Trump’s executive order does nothing to reunite the 2,000-plus children already separated from parents at U.S. border
What happens now to families separated before the order was signed is unclear, but here's what we know.
The executive order President Trump signed Wednesday to end his own administration's policy of forcibly separating families at the U.S. border does nothing to address the more than 2,300 children who have already been taken away from their parents since April.
What happens to them next is unclear, and it appears the U.S. government isn't certain, either.
Some children have been sent to the Philadelphia region, but it's not clear how many. City and state officials say the federal government has largely kept them in the dark.
Here's what we know:
What have federal government officials said?
Two officials from the Administration for Children and Families gave contradicting statements to CBS News, with one saying there wouldn't be special efforts to reunite children, and another official saying it was still early and "we are awaiting further guidance on the matter."
The U.S. Customs and Border Protection agency said children already in custody wouldn't be reunited with parents until after they are prosecuted.
Have federal agencies been able to keep track of children once they’ve been separated?
Poor coordination among agencies involved in the detention and processing of migrant families has often made it difficult to track separated children and parents, the New York Times has reported.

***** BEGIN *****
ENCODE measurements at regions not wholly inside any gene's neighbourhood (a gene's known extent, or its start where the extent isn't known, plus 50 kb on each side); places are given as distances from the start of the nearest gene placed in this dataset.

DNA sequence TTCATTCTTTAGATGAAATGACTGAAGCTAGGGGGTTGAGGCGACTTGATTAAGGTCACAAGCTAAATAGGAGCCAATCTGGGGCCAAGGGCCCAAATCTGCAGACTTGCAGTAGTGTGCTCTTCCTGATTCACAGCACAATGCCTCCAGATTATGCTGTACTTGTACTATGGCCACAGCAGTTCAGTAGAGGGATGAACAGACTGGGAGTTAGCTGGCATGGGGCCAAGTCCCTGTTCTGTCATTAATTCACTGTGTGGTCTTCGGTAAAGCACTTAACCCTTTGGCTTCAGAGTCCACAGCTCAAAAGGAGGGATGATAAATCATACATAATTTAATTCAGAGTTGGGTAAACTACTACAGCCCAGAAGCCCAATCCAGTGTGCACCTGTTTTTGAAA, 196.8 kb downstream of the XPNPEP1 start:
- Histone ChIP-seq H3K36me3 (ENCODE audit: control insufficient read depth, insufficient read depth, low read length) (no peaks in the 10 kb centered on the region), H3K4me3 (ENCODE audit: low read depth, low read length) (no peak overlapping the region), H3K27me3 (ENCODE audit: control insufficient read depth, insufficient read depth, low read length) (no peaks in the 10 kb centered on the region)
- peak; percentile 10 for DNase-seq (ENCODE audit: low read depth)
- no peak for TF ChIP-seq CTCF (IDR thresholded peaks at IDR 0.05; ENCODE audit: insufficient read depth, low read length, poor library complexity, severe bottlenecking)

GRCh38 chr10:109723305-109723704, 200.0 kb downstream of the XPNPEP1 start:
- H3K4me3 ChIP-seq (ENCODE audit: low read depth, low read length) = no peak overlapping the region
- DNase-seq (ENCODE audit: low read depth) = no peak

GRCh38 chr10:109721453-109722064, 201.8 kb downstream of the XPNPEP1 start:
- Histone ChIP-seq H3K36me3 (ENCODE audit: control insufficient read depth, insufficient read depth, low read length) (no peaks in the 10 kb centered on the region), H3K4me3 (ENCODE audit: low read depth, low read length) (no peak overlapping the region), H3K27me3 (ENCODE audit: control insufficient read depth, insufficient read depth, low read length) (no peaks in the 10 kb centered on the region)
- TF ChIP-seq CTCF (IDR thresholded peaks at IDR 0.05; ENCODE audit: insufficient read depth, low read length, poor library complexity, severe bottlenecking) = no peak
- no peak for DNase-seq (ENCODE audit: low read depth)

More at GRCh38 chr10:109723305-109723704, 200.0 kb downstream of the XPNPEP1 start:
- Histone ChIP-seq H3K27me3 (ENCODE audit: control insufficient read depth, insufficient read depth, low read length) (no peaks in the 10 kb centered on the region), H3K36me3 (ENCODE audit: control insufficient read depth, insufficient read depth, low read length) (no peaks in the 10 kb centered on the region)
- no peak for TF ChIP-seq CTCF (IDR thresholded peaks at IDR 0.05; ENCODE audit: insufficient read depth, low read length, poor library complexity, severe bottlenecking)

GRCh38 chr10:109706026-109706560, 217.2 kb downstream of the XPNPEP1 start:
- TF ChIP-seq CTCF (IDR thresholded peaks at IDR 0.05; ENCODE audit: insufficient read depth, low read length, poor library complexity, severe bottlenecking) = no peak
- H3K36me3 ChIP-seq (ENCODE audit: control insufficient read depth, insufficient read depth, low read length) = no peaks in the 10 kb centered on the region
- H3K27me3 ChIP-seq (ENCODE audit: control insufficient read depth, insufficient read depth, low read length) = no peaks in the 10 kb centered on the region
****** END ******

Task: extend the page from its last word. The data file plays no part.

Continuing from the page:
The disarray was described in the Washington Post by an assistant federal public defender in El Paso, who said his office has desperately tried to find where children have been sent — sometimes waiting on hold for nearly an hour with the Office of Refugee Resettlement — but received little information. As Erik Hanshew wrote, parents have been distraught:
Is there a fear some children and parents will never be reunited?
Yes. A former ICE official recently expressed concerns about this to Jackson Proskow, the Washington bureau chief for Canada's Global News channel.
The Dallas Morning News also reported it could be months before parents and children are reunited — if they are at all.
The pace at which the children's and parents' cases are resolved differs, as the Times reports:
In federal court, parents typically plead guilty to the misdemeanor offense of illegal entry. Many are then likely to accept "expedited removal" from the country, in the hope of being reunited quickly with their children. But children cannot be subject to expedited removal; they are automatically entitled to a full hearing before an immigration judge, and their cases take longer to resolve.
What has happened to parents and children once they have been separated?
As USA Today reports:
Adults arrested for illegally crossing the border are sent to federal court under the custody of the U.S. Marshals Service, then placed in a detention center, according to the Homeland Security Department. Children taken into custody when their parents are arrested … are transferred to the U.S. Department of Health and Human Services for placement in a juvenile facility or foster care if no U.S. relative can be found.
Some children have been sent to shelters and foster-care agencies in faraway states such as Pennsylvania. Fifty were sent to Pittsburgh, the Post-Gazette reported. Others have been taken to New York, Michigan, South Carolina, and Florida, CNN said.